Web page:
We were buying a house but we found the seller did not disclose everything. Now we have option to withdraw wit

Asked by Shashi Jain, Katy, TX Fri Sep 21, 2007

We were buying a house but we found the seller did not disclose everything. Now we have option to withdraw and get the earnest money back.
On other hand, we gave 1 month notice to our landlord. Our lease is over in a week. The owner is not willing to go for month to month lease. We will be searching for another house to buy asap.
Question is this if we can ask the seller who did not disclose everything and because of his wrong deed, we are in a mess.
Can we ask for compensation for all the inconveniences. We do not know where are we going in a week.
My children have also booked their flights and they will be here no matter what.
Closing of the house on sept. 27 is cancelled. We still need to do the required paper work.
What should be our next step to recover from the seller?

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11
Patti Pereyra, , Chicago, IL
Fri Sep 21, 2007
DISCLAIMER: I am not a real estate attorney. My main advise would be to talk to yours as soon as possible.

Now, onto my answer:

Ooh, this is sticky.

Let's say you did attempt to sue for damages -- would you be able to prove that the seller purposefully withheld information?

Because the burden of proof would be on you, and your wallet.

And the outcome may not be in your favor, and it wouldn't likely happen overnight, which would mean more time and money lost for you.

My advise would be to put your things in storage and find temporary housing (there are affordable corporate housing options that your Realtor can look into for you), because you don't want to make the mistake of rushing into a purchase. After all, let's say you did find something else quickly -- would you be able to get a loan funded in a timely manner? The last thing you would want is to then BE the cause of a default due to inability to meet financing contingencies!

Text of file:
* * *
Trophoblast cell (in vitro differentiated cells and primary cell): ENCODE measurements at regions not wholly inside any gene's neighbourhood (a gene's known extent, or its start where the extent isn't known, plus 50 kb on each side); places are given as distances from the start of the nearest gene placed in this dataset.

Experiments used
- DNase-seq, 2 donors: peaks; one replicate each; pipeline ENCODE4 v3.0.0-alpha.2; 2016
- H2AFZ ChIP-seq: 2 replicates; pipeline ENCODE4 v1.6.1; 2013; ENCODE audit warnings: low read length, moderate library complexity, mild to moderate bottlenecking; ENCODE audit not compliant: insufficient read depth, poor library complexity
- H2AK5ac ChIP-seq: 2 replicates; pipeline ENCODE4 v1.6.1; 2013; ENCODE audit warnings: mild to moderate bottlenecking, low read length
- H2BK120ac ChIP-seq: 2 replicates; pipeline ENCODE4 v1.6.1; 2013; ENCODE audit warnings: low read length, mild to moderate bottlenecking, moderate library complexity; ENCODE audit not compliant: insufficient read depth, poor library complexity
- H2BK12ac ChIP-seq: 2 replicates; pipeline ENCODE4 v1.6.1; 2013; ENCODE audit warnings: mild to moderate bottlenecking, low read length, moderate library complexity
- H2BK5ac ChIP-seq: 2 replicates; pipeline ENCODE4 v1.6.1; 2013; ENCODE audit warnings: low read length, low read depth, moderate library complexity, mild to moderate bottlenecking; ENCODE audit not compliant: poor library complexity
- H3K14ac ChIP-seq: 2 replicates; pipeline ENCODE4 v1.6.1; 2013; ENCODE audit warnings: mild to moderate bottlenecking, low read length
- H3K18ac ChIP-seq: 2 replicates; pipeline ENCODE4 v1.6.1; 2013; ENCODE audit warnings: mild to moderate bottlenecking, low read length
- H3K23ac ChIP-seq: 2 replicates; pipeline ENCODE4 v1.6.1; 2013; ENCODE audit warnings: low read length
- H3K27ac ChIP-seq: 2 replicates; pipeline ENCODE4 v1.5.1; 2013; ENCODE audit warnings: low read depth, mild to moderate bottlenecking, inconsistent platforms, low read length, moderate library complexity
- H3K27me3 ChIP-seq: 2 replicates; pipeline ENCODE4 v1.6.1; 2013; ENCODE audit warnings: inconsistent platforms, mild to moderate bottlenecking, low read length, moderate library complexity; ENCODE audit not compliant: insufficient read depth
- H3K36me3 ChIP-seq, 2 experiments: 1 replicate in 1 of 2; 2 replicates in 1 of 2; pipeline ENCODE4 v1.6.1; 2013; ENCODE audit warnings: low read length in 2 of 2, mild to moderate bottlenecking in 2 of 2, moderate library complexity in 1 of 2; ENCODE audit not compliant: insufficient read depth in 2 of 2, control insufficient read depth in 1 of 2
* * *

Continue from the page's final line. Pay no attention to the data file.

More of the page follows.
It's a shame and a pain in the you-know-what that this has happened, I'm sorry.
1 vote
Paul Slaybau…, Agent, Scottsdale, AZ
Fri Sep 21, 2007
I'm not an attorney, but I don't think that is anything worth pursuing. You've already exercised your right to terminate the contract, and I can't see the seller being responsible for additional damages. As it stands, with no agreement in place, the seller certainly won't offer you anything. You would have to pursue the matter legally. From where I sit, I don't like your chances of success either. It sounds like the seller was certainly in the wrong and you were put in a bad position, but I would expect a court to find that the liabilty of the seller is limited to the actual transaction, not circumstances that arise outside of the transaction. Again, though, I cannot stress enough that this is merely a Realtor's opinion - not legal advice.
1 vote
Brian Eddins, Agent, Norman, OK
Fri Oct 19, 2007
You can definately get out of the contract and get your earnest money back. this is kinda a grey area, I recomend talking with a real estate attorney to see if you can recieve any damages from the seller. good luck.
0 votes
Perry Hender…, Agent, Austin, TX
Tue Sep 25, 2007
You must do the following to terminate and move on. 1. Put your head in a place of successful thinking and a confident attitude 2. Execute or have your realtor execute a termination of contract.(its a standard form 3. Know that when you do this, everything is ok becuase there is lots of houses on the market dying to find you. 4. Talk to your lawyer to determine if any legal ramifications exist. 5. discuss the value of you staying in your current home. It's better to have some rent coming in than a vacant house.

Good luck on the search
0 votes
Deborah Madey, Agent, Brick, NJ
Sat Sep 22, 2007